“My leader chased two of them,” he said “and I chased another, but lost him in cloud. When I came down again I saw two FW 190s but they also took cloud cover.
“I followed, got right behind one, and gave a good burst which sent him down.”
The Scotsman


609 Squadron Manston
Battle of the M.T.B

F/O Payne F/O Lallemand F/O De Selys F/O Polek F/Sgt Haddon Sgt Wiseman

A. 14/2/43
B. 609 (West Riding) Sqdn
C. Typhoons 1B
D. 1150, 1200, 1210 hours
E. Between Dover and Gris Nez
F. 10/10ths cloud at 1000ft, 500ft thick
G. 1 Typhoon Cat.B 2 Typhoons Cat E
H. F/Sgt Haddon and Sgt Wiseman missing believed killed
J. 4 Fw190’s destroyed 3 Fw190’s probable

609 Squadron was detailed to supply sections to patrol in defence of an M.T.B lying between Dover and Gris Nez disabled after striking hidden wreckage. Altogether 3 sections, of 2 Typhoons, were involved, taking off between 1030 and 1145. The first section (F/Sgt Haddon and Sgt Wiseman) left at 1030 and both pilots failed to return. The skipper of the M.T.B reported that he saw the 2 Typhoons flying at 500ft in line astern, 1000yds apart. 2 Fw190’s then bounced the second Typhoon and it crashed in flames, they then attacked the first Typhoon and cut off both the wings, this Typhoon also crashed into the sea.

The remaining 4 Typhoons shot down 7 Fw190’s destroyed, or probably destroyed and prevented any further attacks on the M.T.B

F/O Lallemand (Belg) and F/O Polek (Polish) left Manston 1129 on defensive patrol and were then vectored to the position of the M.T.B Flying at 300ft they sighted 4 Fw190’s in square formation, on the deck and heading W. Typhoon’s attacked and the 190’s split up, there was a dogfight. On his first burst from astern Lallemand saw no result. After various gyrations he saw Polek chasing a 190 with another 190 behind him and firing. Lallemand approached from the beam and fired at the 190 behind Polek, obtaining hits on the cockpit. Lallemand almost rammed the enemy aircraft which crashed into the sea. Polek meantime had fired at a 190 while it was turning and diving, and then gave it a long burst as it climbed. The 190 poured thick white smoke and made cloud at such a low rate that Polek, following, was at stalling point. Polek believes the pilot was dead as he made no attempt to evade or avoid stalling.
Our two pilots then rejoined and continued patrol for about 10 minutes near Gris Nez when Swingate reported bandits approaching them from the east. Presently 4 Fw190’s were seen, again in 2 pairs and flying parallel, ahead and to port. Typhoon’s and 190’s all climbed and orbited. F/O Lallemand reports he had no trouble in out turning them. With the leading pair turning on a parallel course to port, he fired at one of the second pair from 15 degrees and it turned on its back. Whilst it was inverted he fired again from above, seeing strikes on its belly. As he overshot the e/a was still inverted, travelling at great speed in a dive from 300ft. He believes it went straight into the sea. (It is requested that if the evidence is considered sufficient, this claim be stepped up to Destroyed). Lallemand then fired a full beam shot at the second E/A of the pair from 350-400 yds, E/A dived and to his surprise burst into flames – Polek saw it go in. Polek himself got on the tail of another E/A (presumably one of the leading pair). This made a sharp climbing turn and Polek fired from the quarter at 100yds range shortly before the E/A reached cloud and he had to break away as the fourth E/A was on his tail. Though he saw no results of his fire, Lallemand saw this E/A flying slowly along the coast below cliff level, losing height and pouring blue-black smoke. (Claim:- probably destroyed) The 2 Typhoons landed Manston at 1217hrs.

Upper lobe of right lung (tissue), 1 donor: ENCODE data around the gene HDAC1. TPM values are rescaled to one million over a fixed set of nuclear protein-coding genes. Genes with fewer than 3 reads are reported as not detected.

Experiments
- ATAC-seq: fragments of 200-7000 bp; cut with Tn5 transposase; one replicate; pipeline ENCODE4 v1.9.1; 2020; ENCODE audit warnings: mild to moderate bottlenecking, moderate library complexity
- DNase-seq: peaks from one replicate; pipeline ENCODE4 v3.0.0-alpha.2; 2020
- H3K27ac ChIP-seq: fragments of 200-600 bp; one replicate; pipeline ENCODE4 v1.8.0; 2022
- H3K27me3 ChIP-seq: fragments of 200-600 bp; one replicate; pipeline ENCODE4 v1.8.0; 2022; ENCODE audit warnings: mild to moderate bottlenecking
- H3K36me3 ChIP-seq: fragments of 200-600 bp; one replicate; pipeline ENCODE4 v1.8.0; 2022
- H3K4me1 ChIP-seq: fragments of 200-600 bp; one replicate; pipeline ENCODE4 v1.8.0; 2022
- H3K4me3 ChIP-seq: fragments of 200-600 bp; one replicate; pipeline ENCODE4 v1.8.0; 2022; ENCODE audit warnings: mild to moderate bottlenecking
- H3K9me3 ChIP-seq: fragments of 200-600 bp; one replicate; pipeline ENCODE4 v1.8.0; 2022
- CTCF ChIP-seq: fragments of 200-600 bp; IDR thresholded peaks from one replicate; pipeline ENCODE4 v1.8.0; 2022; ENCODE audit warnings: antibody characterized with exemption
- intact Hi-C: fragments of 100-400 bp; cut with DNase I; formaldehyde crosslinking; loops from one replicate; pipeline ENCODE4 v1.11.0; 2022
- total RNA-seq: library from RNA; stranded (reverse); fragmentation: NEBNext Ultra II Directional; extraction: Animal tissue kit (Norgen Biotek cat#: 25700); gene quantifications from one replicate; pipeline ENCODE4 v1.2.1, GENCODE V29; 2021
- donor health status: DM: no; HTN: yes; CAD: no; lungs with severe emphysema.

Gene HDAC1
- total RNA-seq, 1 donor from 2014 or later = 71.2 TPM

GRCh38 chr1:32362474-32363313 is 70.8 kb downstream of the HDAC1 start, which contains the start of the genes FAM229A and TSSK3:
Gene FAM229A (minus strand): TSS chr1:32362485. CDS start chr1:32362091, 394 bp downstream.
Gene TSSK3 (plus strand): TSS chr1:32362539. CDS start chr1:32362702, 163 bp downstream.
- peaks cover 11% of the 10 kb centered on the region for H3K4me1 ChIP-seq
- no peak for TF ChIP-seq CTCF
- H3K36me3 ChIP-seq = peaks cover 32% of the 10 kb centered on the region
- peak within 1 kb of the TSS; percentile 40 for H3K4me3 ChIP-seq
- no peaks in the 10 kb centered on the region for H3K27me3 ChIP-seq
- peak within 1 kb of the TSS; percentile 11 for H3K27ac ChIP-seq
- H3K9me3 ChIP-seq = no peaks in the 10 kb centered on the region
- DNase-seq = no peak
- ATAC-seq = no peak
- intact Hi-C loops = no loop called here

F/O De Selys (Belg) and F/O Payne (airborne 1145-1233) hearing E/A reported, and knowing the other section of Typhoons were with M.T.B’s decided first on the wide sweep towards Calais from West, then down the French Coast to Gris Nez. As they were approaching Calais, and turning south, they were attacked by 3 Fw190’s flying North. The shooting missed and De Selys, warning his No.2 behind, turned sharply – observing the third E/A to be continuing North – the second was flying inland over Calais and the third was finishing a wide turn.
F/O De Selys engaged this third E/A in a head on attack, opening fire as he closed to 700 yes and seeing the E/A catch fire as it flashed overhead. Turning, he saw it stall at 300ft and spin into the sea about half a mile off Calais. Fire from the 190 had hit De Selys’ aircraft in the wings.

F/O Payne chased a 190 up into cloud and lost him. On re-emerging from cloud, off Calais, he saw 2 Fw190’s behind another a/c which he thought was De Selys and called a warning (De Selys was not in the area at that moment). The 2 E/A’s broke away however and climbed up into cloud over France. Payne followed and above cloud found himself 350 yds behind the starboard E/A. Opening fire from a slight angle he saw many strikes on the starboard wing and flames from the side of the fuselage. The 190 turned right and fell away into cloud still on fire. The other 190 turned left and was not seen again despite a search below cloud.